PRK


Photorefractive Keratectomy (PRK) uses a laser to sculpt the surface of the cornea. This contrasts with LASIK, which sculpts tissue deeper within the cornea, under a corneal flap.

PRK is useful for treating low to moderate levels of myopia or hyperopia with and without astigmatism. It is often the laser vision correction procedure of choice for people with thinner corneas and for individuals who may have certain corneal dystrophies, certain corneal scars, or a condition called "recurrent corneal erosion". Some refractive surgeons prefer PRK over LASIK for all their patients because there is no risk of a flap complication with PRK.

PRK differs from LASIK only in the first step of the procedure. In PRK, instead of creating a corneal flap, the surgeon completely removes the thin outer layer of the cornea (called the epithelium) over the treatment area. This can be done mechanically with a rotating surgical brush (usually after a dilute alcohol solution is applied to soften the epithelium) or with an excimer laser. The second step of PRK is identical to LASIK: an excimer laser is used to reshape the underlying corneal tissue.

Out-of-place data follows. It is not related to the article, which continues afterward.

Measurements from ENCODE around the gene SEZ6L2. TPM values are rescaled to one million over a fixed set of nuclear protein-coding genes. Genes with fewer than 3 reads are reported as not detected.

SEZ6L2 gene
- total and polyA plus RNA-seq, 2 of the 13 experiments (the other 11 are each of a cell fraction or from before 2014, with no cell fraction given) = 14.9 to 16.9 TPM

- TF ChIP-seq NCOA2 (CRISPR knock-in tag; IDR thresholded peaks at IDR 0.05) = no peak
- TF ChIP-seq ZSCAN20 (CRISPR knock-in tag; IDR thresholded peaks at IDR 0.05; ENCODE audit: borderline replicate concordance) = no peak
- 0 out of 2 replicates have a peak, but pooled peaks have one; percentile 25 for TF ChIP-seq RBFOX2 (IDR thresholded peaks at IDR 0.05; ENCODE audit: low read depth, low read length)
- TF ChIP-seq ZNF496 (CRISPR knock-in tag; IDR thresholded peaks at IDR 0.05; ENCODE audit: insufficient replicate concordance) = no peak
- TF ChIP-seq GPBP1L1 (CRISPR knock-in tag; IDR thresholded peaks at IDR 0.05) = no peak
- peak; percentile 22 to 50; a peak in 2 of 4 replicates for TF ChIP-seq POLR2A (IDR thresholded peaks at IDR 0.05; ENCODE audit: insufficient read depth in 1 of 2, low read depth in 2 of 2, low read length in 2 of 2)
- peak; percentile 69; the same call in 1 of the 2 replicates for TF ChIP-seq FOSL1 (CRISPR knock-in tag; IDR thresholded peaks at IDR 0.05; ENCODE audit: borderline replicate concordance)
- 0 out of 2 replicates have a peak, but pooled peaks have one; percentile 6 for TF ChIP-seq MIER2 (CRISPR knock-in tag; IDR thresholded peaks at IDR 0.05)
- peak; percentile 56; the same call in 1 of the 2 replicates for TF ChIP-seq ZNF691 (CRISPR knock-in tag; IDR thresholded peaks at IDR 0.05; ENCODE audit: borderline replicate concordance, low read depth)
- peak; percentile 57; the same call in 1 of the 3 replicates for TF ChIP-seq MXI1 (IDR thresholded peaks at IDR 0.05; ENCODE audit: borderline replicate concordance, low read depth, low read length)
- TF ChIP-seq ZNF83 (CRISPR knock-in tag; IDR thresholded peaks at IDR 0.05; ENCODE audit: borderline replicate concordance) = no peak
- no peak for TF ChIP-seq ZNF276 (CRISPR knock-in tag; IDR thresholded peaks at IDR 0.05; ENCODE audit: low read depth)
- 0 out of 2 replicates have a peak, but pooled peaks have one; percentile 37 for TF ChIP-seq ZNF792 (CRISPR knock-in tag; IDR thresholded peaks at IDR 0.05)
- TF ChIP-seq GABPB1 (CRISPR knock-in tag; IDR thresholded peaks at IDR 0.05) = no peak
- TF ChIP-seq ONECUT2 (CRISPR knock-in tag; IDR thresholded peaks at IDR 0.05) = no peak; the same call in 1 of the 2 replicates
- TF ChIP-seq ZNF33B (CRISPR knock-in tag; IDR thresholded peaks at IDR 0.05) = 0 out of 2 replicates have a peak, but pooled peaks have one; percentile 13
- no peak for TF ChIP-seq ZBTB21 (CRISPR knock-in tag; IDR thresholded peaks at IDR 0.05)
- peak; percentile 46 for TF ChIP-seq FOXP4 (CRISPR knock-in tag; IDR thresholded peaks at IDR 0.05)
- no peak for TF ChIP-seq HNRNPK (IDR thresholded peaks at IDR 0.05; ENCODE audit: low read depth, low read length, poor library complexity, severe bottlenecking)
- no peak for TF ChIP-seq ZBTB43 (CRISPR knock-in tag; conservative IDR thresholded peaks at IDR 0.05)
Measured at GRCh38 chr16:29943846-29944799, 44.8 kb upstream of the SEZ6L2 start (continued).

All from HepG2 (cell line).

A soft contact lens is placed over the eye after the laser ablation to serve as a bandage while the corneal epithelium grows back in place, which usually takes about 3 to 5 days. During this period, the patient usually experiences mild to marked discomfort with blurry vision. Because of the greater amount of tissue healing that needs to take place after PRK, it can take several weeks before vision is clear and stable after the procedure. If you experience complications during PRK, an enhancement surgery may be performed to try to correct your vision to the best possible acuity.

The post-operative discomfort and longer time required for corneal healing and visual recovery are reasons why PRK is not as popular as LASIK. Still, in some cases PRK offers advantages over LASIK, and the final visual outcomes of PRK are usually equal to those of LASIK.